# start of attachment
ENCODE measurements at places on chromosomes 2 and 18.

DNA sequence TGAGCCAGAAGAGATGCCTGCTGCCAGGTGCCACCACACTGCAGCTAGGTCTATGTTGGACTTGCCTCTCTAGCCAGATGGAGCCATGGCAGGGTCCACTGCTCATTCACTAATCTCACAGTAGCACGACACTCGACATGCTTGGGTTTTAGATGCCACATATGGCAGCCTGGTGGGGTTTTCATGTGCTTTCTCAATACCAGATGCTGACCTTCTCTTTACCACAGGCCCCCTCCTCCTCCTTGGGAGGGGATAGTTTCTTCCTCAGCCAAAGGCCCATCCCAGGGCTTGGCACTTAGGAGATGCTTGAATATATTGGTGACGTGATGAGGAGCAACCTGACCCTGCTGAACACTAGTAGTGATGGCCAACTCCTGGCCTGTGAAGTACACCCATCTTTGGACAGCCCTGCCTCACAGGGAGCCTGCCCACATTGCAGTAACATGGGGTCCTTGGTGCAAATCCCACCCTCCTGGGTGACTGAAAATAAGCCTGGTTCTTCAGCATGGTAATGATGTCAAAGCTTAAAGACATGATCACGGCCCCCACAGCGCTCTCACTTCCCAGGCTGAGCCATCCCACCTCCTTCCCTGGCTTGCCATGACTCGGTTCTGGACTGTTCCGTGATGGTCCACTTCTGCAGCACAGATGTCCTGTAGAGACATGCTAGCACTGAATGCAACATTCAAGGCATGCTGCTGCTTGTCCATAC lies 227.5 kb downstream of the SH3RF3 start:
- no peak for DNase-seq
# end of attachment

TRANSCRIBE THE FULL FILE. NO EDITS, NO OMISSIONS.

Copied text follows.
ENCODE measurements at places on chromosomes 2 and 18.

DNA sequence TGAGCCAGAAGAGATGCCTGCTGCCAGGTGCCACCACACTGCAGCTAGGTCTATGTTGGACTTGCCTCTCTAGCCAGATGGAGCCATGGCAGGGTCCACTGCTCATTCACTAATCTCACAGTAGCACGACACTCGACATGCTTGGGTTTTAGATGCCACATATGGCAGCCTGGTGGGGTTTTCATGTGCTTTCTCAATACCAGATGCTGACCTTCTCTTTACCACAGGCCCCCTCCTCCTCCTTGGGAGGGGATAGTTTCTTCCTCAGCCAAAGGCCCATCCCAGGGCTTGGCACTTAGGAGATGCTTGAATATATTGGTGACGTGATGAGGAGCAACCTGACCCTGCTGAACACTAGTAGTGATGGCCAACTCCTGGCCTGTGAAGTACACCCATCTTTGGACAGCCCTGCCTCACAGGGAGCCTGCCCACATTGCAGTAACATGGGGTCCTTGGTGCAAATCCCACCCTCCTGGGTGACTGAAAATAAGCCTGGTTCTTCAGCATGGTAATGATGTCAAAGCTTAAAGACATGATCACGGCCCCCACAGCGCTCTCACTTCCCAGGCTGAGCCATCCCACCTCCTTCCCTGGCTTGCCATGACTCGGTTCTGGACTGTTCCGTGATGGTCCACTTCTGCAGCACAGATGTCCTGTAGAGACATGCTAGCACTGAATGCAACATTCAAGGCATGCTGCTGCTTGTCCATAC lies 227.5 kb downstream of the SH3RF3 start:
- no peak for DNase-seq